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Stork and Fisherman Unite for 13 Consecutive Years in Amazing Friendship

The story of the Stork and the Fisherman
The incredible story of friendship between a fisherman and a stork. Credit: Bernard Dupont, CC BY-SA 2.0, Wikipedia

A longstanding friendship between a stork and a fisherman in Turkey blossomed once again as the majestic bird returned for its thirteenth consecutive year of migration, gracefully resting upon the fisherman’s boat.

For 13 years, the stork named Yaren, settles in her nest in Eskikaraağaç Stork Village in north-west Turkey every spring when she comes back from migration.

Yaren spends spring and summer with Adem Yılmaz, setting sail on the Uluabat Lake on the fisherman’s boat, the Turkish daily Hurriyet reports.

It was noteworthy that Yaren arrived earlier this year compared to previous years. The stork, which migrated early and landed on Yılmaz’s boat as of Feb. 29 this year, had arrived on Mar. 17 in 2023, Hurriyet says.

The Eskikaraağaç Stork Village, the only village representing Turkey in the European Stork Villages Association, is on a migration route where tens of thousands of storks pass every year during the migration period. The village is also home to resident storks.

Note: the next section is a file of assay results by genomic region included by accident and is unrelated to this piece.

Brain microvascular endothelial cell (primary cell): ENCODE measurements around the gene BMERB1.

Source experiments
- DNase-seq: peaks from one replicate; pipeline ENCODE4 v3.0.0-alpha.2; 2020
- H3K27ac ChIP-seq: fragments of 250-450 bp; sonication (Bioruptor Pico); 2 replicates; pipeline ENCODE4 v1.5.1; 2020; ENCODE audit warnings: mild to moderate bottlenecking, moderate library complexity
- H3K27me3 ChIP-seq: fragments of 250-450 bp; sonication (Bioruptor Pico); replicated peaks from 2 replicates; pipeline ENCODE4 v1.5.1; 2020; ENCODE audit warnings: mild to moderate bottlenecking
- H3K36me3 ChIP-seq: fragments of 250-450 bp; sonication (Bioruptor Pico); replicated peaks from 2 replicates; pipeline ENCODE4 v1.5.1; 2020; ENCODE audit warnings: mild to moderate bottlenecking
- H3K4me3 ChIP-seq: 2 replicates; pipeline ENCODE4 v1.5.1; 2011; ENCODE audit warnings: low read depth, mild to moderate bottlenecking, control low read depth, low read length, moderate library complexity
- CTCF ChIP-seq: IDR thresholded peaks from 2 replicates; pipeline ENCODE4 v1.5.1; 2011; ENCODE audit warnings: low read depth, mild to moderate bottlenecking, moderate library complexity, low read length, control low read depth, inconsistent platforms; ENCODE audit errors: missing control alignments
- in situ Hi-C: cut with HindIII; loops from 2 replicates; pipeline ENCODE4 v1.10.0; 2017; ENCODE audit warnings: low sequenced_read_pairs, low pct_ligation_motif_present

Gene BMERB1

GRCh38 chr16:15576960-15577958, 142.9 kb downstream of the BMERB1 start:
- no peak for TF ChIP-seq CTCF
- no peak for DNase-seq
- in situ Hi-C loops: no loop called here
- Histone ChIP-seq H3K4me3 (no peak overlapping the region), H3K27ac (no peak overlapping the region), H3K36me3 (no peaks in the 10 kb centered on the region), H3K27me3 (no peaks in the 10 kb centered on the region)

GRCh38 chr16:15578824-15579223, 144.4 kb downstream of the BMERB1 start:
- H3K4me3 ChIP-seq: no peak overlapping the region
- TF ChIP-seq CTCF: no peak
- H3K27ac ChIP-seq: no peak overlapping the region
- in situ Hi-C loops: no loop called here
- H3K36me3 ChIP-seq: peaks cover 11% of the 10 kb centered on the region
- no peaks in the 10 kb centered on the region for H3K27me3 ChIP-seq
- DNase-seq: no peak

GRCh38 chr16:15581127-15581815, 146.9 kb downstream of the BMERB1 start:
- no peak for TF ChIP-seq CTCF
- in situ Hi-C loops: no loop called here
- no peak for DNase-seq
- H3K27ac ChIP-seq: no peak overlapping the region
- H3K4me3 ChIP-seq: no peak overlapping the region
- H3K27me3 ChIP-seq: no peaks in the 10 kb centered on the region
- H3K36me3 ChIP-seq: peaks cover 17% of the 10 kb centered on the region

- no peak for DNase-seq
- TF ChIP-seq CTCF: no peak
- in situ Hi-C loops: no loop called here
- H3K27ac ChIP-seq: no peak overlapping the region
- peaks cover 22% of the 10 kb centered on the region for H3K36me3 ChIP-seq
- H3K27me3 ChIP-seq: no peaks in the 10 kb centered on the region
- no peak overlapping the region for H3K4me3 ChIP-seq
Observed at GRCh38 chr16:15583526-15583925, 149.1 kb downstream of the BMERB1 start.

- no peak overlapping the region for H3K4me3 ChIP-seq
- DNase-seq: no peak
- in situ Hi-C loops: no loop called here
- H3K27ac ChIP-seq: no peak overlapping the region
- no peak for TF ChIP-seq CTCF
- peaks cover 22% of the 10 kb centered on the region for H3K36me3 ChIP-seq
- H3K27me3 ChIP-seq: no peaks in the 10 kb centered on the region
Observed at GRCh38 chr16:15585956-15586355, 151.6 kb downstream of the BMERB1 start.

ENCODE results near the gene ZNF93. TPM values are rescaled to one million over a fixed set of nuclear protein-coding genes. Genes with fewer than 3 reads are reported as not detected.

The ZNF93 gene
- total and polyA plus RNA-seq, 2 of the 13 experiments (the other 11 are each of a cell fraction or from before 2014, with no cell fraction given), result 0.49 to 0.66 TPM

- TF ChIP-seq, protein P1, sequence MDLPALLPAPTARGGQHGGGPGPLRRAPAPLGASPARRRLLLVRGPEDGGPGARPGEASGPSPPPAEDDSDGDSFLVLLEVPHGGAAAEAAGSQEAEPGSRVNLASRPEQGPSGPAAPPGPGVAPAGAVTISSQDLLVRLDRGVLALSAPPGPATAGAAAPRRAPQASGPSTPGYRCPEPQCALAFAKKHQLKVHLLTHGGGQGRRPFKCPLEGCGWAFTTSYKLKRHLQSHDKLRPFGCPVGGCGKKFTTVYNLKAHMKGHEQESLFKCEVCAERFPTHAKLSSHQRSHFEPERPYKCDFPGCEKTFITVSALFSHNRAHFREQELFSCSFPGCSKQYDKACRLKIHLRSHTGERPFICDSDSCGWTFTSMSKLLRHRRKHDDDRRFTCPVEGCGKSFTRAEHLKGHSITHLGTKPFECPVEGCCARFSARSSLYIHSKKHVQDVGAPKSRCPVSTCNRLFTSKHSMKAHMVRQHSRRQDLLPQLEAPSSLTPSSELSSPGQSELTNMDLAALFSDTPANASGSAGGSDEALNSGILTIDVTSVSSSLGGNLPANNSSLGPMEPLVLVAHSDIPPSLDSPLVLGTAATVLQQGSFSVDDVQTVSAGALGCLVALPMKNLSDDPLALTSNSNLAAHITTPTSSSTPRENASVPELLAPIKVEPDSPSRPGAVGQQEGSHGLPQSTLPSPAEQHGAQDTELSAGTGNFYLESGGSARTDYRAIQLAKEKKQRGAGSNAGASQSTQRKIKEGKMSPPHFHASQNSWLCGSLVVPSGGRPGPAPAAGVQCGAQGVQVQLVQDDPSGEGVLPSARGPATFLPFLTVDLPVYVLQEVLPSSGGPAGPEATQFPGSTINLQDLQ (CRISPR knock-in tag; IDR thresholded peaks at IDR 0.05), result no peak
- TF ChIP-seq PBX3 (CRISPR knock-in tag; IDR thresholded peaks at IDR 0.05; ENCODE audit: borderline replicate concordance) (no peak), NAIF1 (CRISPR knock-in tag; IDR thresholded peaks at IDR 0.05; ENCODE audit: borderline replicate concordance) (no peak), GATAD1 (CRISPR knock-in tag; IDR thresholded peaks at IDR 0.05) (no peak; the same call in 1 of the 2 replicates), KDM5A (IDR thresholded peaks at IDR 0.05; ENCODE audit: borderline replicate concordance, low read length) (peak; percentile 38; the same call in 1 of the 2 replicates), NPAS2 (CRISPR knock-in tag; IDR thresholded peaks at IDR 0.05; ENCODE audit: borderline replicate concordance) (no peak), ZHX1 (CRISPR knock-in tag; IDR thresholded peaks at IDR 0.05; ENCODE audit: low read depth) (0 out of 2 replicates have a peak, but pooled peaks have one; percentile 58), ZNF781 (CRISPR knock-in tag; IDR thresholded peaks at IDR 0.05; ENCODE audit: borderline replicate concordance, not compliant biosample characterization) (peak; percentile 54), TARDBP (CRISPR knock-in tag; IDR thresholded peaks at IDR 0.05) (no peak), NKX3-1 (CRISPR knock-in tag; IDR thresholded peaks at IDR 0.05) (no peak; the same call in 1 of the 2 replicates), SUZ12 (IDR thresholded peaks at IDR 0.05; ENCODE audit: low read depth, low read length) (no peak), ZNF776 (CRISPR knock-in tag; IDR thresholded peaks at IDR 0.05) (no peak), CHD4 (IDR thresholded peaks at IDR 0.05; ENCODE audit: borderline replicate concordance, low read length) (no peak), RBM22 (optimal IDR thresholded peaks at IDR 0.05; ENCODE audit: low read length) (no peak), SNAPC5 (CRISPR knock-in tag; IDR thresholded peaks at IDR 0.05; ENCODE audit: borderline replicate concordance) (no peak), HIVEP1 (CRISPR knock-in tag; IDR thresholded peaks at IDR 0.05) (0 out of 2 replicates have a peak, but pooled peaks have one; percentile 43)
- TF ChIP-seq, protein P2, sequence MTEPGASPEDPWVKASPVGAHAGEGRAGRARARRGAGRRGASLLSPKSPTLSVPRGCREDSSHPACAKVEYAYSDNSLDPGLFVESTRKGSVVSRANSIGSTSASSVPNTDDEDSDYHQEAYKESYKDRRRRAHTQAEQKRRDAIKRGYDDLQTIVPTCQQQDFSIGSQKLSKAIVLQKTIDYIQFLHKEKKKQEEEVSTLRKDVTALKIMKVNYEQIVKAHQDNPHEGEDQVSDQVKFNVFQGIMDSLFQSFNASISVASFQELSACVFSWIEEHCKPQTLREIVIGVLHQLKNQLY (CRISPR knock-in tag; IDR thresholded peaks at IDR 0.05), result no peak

The duo’s story gained international fame after it was photographed on the lake. The story was performed as a shadow play in Greece and became the subject of textbooks in Austria and Germany.

In 2019, the documentary “Yaren,” filmed by Burak Doğansoysal and prepared with the contributions of the Karacabey Municipality, returned from the Prague Film Awards with the title of best documentary.

Last year, Karacabey Municipality commissioned a statue of the fisherman Adem and Yaren Stork, immortalizing the story in the village square.

Tens of thousands of tourists who hear the story and want to see the storks closely visit the Stork Village every year.

Stork-fisherman, fish-diver

The story is reminiscent of the extraordinary tale of the friendship of a man with a fish that has unfolded over almost three decades.

In Japan, diver Hiroyuki Arakawa shares an incredible bond with a fish named Yoriko, an Asian sheepshead wrasse.

In a recent interview, Arakawa shared, “I’d say we understand each other. Not that we talk to each other. I kissed her once. I’m the only person she’ll let do it. If you look closely, from the front, they look like they have a human face. When you look really close, you’ll think it looks like someone you know.”

During one of his dives, Arakawa discovered that Yoriko had suffered a significant injury to her mouth. Remarkably, despite her injury, she made a determined effort to greet him, showcasing the depth of their unique connection.

Realizing that Yoriko might struggle to catch her own food due to her mouth injury, Arakawa dedicated the following ten days to providing her with nourishment.

Related: Greece’s European Stork Village Celebrates Return Of Migratory Birds

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